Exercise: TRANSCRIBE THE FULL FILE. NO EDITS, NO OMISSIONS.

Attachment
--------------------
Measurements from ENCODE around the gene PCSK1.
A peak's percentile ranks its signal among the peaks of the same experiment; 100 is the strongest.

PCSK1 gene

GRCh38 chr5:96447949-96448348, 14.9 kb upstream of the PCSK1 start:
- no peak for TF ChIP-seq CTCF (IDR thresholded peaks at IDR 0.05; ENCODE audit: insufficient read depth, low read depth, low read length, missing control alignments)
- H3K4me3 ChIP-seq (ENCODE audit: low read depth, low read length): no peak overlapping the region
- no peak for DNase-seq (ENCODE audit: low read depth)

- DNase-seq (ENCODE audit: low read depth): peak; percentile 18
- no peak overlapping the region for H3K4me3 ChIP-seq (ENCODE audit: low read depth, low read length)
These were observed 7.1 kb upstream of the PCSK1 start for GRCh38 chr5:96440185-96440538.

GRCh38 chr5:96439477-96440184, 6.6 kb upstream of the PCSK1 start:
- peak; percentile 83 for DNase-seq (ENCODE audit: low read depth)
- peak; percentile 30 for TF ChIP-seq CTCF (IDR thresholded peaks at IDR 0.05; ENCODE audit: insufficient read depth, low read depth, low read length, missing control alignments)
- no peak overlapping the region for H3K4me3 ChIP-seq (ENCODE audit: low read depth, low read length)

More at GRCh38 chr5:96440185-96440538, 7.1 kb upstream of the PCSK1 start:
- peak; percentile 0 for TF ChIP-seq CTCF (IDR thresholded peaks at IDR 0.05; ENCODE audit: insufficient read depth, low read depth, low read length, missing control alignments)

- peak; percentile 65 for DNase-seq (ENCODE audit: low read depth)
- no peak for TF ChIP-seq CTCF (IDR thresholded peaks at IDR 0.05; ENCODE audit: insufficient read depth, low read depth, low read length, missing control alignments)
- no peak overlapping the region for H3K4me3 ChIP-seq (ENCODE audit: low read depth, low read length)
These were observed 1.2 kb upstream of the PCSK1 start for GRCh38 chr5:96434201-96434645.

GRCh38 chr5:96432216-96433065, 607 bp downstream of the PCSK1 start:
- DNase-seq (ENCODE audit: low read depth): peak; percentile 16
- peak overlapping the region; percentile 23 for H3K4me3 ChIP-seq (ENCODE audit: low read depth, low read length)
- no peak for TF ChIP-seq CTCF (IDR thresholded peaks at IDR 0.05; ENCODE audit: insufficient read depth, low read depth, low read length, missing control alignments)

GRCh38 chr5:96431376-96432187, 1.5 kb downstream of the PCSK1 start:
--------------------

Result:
Measurements from ENCODE around the gene PCSK1.
A peak's percentile ranks its signal among the peaks of the same experiment; 100 is the strongest.

PCSK1 gene

GRCh38 chr5:96447949-96448348, 14.9 kb upstream of the PCSK1 start:
- no peak for TF ChIP-seq CTCF (IDR thresholded peaks at IDR 0.05; ENCODE audit: insufficient read depth, low read depth, low read length, missing control alignments)
- H3K4me3 ChIP-seq (ENCODE audit: low read depth, low read length): no peak overlapping the region
- no peak for DNase-seq (ENCODE audit: low read depth)

- DNase-seq (ENCODE audit: low read depth): peak; percentile 18
- no peak overlapping the region for H3K4me3 ChIP-seq (ENCODE audit: low read depth, low read length)
These were observed 7.1 kb upstream of the PCSK1 start for GRCh38 chr5:96440185-96440538.

GRCh38 chr5:96439477-96440184, 6.6 kb upstream of the PCSK1 start:
- peak; percentile 83 for DNase-seq (ENCODE audit: low read depth)
- peak; percentile 30 for TF ChIP-seq CTCF (IDR thresholded peaks at IDR 0.05; ENCODE audit: insufficient read depth, low read depth, low read length, missing control alignments)
- no peak overlapping the region for H3K4me3 ChIP-seq (ENCODE audit: low read depth, low read length)

More at GRCh38 chr5:96440185-96440538, 7.1 kb upstream of the PCSK1 start:
- peak; percentile 0 for TF ChIP-seq CTCF (IDR thresholded peaks at IDR 0.05; ENCODE audit: insufficient read depth, low read depth, low read length, missing control alignments)

- peak; percentile 65 for DNase-seq (ENCODE audit: low read depth)
- no peak for TF ChIP-seq CTCF (IDR thresholded peaks at IDR 0.05; ENCODE audit: insufficient read depth, low read depth, low read length, missing control alignments)
- no peak overlapping the region for H3K4me3 ChIP-seq (ENCODE audit: low read depth, low read length)
These were observed 1.2 kb upstream of the PCSK1 start for GRCh38 chr5:96434201-96434645.

GRCh38 chr5:96432216-96433065, 607 bp downstream of the PCSK1 start:
- DNase-seq (ENCODE audit: low read depth): peak; percentile 16
- peak overlapping the region; percentile 23 for H3K4me3 ChIP-seq (ENCODE audit: low read depth, low read length)
- no peak for TF ChIP-seq CTCF (IDR thresholded peaks at IDR 0.05; ENCODE audit: insufficient read depth, low read depth, low read length, missing control alignments)

GRCh38 chr5:96431376-96432187, 1.5 kb downstream of the PCSK1 start: